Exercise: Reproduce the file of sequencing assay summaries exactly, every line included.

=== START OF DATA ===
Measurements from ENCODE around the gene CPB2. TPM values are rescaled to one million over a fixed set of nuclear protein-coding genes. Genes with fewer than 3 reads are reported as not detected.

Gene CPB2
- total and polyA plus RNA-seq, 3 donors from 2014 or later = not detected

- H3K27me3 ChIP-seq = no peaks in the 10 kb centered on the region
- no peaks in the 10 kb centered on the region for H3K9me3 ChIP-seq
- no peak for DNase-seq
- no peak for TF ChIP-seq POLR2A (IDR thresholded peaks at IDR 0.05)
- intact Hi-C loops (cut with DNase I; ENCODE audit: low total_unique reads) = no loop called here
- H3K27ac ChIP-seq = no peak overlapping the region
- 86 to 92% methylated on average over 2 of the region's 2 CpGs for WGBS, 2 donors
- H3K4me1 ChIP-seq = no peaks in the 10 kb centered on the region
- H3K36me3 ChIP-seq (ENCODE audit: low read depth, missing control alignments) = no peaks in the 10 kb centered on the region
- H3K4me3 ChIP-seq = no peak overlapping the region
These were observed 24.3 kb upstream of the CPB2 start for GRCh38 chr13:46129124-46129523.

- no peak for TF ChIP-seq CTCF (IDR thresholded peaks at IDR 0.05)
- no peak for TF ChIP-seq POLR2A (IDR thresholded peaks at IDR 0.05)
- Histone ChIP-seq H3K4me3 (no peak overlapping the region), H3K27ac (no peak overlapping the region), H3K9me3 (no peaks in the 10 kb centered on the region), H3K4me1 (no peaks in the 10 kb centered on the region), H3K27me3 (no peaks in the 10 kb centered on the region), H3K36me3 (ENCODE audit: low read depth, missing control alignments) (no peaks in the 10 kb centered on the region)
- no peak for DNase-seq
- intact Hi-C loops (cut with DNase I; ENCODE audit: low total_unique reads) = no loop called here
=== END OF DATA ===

Measurements from ENCODE around the gene CPB2. TPM values are rescaled to one million over a fixed set of nuclear protein-coding genes. Genes with fewer than 3 reads are reported as not detected.

Gene CPB2
- total and polyA plus RNA-seq, 3 donors from 2014 or later = not detected

- H3K27me3 ChIP-seq = no peaks in the 10 kb centered on the region
- no peaks in the 10 kb centered on the region for H3K9me3 ChIP-seq
- no peak for DNase-seq
- no peak for TF ChIP-seq POLR2A (IDR thresholded peaks at IDR 0.05)
- intact Hi-C loops (cut with DNase I; ENCODE audit: low total_unique reads) = no loop called here
- H3K27ac ChIP-seq = no peak overlapping the region
- 86 to 92% methylated on average over 2 of the region's 2 CpGs for WGBS, 2 donors
- H3K4me1 ChIP-seq = no peaks in the 10 kb centered on the region
- H3K36me3 ChIP-seq (ENCODE audit: low read depth, missing control alignments) = no peaks in the 10 kb centered on the region
- H3K4me3 ChIP-seq = no peak overlapping the region
These were observed 24.3 kb upstream of the CPB2 start for GRCh38 chr13:46129124-46129523.

- no peak for TF ChIP-seq CTCF (IDR thresholded peaks at IDR 0.05)
- no peak for TF ChIP-seq POLR2A (IDR thresholded peaks at IDR 0.05)
- Histone ChIP-seq H3K4me3 (no peak overlapping the region), H3K27ac (no peak overlapping the region), H3K9me3 (no peaks in the 10 kb centered on the region), H3K4me1 (no peaks in the 10 kb centered on the region), H3K27me3 (no peaks in the 10 kb centered on the region), H3K36me3 (ENCODE audit: low read depth, missing control alignments) (no peaks in the 10 kb centered on the region)
- no peak for DNase-seq
- intact Hi-C loops (cut with DNase I; ENCODE audit: low total_unique reads) = no loop called here